After seemingly becoming buried in the rotation, coming in after the likes of Alex Illikainen, Andy Van Vliet and Charles Thomas, King made sure he was going to make himself useful. He showcased a nice post game a few times and score 9 points on 3-4 shooting in 17 minutes of action. It was a good way to make sure he’s moving to the front of the rotation again.
Brevin Pritzl: F
Pop quiz? Who was only other player with a negative efficiency rating to play in this game for the Badgers? The answer was Pritzl, and that’s because he was 0-3 from deep, had just one assist and did nothing else in 10 minutes of play. For a guy who’s game is a spot-up three-point shooter, he’s been very shaky at that. At least you could live with it when he was also making plays in other facets of the game. Davison’s rise and Pritzl’s inability to hit from deep mean we’re likely to see less and less of Pritzl this season.
Alex Illikainen: F
At least he grabbed an offensive rebound and had an assist on the night, but once again it is getting tougher and tougher to see how he see’s the floor for double-digit minutes unless Happ is in foul trouble. Wisconsin is getting nothing, literally nothing out of him to justify the minutes he is seeing. Tonight would’ve been a good night to showcase something good, and there was just nothing there.
Full Badgers 2018-19 basketball schedule revealed
The moment every Wisconsin Badgers basketball fan was waiting for finally arrived on Tuesday afternoon. In a special on BTN, all schedules were released for conference games.
For the first time ever there will be 20 conference games played, with the Badgers kicking off the B1G schedule on November 30 by taking a trip to Iowa City to face the Iowa Hawkeyes.
Wisconsin will play a second Big Ten game that week, hosting Rutgers on Dec. 3.
The overall schedule kicks off with the Badgers hosting Coppin State on Nov. 6 at the Kohl Center.
Highlighting UW’s non-conference schedule are matchups against fellow Power 5 opponents like NC State, Xavier and Stanford (part of the Battle 4 Atlantis tournament). Those were all matchups already known though.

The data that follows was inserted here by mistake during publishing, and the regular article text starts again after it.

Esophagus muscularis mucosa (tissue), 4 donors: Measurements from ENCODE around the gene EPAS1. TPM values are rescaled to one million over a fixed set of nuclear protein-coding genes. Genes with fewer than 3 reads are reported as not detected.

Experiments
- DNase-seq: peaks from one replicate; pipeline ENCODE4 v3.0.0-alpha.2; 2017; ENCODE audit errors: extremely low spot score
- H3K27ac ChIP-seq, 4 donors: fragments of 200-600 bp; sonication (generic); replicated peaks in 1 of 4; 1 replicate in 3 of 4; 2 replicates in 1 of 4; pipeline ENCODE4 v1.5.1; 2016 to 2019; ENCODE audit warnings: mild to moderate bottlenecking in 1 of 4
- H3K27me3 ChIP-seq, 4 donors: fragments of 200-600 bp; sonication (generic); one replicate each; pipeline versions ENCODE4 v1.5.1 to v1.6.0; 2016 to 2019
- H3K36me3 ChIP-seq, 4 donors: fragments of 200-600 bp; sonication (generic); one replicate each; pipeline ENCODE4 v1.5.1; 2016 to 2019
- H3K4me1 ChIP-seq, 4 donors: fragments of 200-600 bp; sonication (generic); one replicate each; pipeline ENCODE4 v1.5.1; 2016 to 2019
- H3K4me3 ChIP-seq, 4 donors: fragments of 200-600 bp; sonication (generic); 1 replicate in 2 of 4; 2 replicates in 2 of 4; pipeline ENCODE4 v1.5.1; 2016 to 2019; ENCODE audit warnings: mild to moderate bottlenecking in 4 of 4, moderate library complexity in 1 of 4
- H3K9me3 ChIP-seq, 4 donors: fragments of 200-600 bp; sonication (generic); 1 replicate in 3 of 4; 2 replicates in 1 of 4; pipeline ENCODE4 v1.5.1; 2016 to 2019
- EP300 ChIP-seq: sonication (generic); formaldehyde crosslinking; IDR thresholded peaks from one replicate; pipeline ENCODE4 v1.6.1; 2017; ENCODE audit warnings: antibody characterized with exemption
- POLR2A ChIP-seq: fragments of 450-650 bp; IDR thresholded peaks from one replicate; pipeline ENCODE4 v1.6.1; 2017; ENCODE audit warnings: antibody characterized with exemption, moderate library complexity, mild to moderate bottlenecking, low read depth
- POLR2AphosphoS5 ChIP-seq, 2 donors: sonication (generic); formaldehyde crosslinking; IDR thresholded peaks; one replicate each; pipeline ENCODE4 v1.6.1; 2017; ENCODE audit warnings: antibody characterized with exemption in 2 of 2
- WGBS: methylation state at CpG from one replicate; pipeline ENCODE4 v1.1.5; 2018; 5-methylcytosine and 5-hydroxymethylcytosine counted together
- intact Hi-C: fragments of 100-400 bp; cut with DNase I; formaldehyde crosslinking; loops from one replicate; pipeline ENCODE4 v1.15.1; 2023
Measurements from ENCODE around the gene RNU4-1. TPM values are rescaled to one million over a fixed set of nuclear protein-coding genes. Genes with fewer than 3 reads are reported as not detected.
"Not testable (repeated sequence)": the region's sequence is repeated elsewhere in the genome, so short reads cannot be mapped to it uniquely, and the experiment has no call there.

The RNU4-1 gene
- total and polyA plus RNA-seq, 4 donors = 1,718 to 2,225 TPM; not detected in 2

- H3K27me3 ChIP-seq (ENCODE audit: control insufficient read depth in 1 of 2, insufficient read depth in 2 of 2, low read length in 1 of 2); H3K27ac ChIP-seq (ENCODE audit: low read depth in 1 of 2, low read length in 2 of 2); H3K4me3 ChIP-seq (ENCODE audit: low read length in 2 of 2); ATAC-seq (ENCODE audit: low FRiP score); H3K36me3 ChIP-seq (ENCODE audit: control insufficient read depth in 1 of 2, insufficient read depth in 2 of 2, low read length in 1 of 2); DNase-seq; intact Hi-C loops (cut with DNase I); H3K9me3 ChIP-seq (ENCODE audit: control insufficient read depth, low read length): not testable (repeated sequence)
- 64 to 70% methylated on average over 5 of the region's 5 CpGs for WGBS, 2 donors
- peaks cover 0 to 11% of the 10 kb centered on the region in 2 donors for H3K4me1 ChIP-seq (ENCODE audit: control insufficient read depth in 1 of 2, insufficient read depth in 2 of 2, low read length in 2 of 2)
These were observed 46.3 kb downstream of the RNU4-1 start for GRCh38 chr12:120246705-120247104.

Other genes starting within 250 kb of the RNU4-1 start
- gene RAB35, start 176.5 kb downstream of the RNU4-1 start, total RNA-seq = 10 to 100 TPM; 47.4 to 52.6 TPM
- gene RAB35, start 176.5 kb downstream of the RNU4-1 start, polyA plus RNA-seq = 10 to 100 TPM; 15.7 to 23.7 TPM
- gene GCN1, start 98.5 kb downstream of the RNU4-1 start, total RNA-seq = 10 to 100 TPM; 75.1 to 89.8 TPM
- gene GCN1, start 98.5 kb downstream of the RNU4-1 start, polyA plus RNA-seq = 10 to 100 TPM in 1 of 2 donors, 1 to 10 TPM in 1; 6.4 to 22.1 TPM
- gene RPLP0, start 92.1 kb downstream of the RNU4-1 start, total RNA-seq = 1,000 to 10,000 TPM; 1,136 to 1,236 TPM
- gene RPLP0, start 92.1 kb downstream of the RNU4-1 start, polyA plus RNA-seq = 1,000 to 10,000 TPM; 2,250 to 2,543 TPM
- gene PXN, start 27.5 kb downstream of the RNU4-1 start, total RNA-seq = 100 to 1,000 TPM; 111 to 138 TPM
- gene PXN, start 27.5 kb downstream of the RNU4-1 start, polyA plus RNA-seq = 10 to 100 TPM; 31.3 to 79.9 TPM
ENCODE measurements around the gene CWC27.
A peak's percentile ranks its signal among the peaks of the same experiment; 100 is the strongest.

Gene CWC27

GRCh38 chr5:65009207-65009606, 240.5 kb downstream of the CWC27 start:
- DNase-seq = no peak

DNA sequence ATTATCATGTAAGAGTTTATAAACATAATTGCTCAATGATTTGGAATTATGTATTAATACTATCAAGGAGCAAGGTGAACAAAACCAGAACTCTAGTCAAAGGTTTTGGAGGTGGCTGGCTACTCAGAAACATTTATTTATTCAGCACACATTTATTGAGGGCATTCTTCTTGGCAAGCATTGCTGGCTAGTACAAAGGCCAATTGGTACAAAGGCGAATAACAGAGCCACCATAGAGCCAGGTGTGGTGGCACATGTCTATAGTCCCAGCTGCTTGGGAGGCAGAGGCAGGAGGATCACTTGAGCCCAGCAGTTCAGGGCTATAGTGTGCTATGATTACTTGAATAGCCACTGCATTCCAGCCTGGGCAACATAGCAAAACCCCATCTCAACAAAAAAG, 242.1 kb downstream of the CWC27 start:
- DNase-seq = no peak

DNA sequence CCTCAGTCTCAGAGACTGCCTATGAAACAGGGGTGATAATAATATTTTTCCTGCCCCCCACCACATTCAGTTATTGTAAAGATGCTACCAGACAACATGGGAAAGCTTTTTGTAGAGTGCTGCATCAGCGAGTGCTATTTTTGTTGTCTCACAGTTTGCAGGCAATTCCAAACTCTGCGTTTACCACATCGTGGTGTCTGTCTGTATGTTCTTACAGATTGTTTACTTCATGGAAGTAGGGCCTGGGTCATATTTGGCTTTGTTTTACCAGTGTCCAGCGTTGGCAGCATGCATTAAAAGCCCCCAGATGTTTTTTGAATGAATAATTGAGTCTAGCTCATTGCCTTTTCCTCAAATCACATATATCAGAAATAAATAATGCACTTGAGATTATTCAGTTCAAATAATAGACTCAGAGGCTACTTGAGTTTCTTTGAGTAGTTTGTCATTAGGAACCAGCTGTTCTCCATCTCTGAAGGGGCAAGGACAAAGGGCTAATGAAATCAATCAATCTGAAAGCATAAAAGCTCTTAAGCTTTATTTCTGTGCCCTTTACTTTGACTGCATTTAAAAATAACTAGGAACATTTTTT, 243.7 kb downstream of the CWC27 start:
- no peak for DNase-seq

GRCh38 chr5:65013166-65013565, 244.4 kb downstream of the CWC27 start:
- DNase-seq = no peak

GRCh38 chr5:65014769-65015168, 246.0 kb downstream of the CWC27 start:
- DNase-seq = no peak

In between the Xavier matchup and UW’s trip to the Bahamas is a visit from Houston Baptist on Nov. 17.
With the release of the schedule, UW will also see its annual rivalry with Marquette (Dec. 8) renewed.
As of now, there is one open date on the Badgers schedule for Dec. 13th and there has yet to be either Green Bay or Milwaukee on the schedule this season.
It would be the first time in a very long time that neither of the other two in-state schools meet the Badgers in a regular season matchup.
The non-conference slate will end on Dec. 29 with Western Kentucky coming to Madison.
Once the usual non-conference slate is finished, the Badgers have a pretty even ride through Big Ten play in January.
There are challenging sections to the schedule, including a three-game swing in mid-January that will see UW play host to Purdue, travel to Maryland and then return home to play Michigan.
However, February heats up with the Badgers having to face Maryland, Minnesota, Michigan, Michigan State, Indiana and Ohio State amongst the final 10 games of the conference slate.
The season will wrap up with UW taking on Ohio State in Columbus on March 10.
Here’s a look at the full schedule for the Badgers:
Badgers land 2019 4-star SF Tyler Wahl
Badgers get 1st player in to the 2019 class and it’s a 4-star forward from Minnesota…sound familiar?
The long-awaited first commitment of the 2019 class for Wisconsin Badgers basketball has happened.
On Thursday, 4-star 6-7, 200-pound small forward Tyler Wahl announced his verbal pledge to the Badgers.
— Tyler Wahl (@tjwahl01) June 21, 2018
The Lakeville (Minn.) North star visited UW unofficially on Thursday, following attendance at camps over the past week as well. Following that visit, Wahl decided it was time to wrap up his recruitment.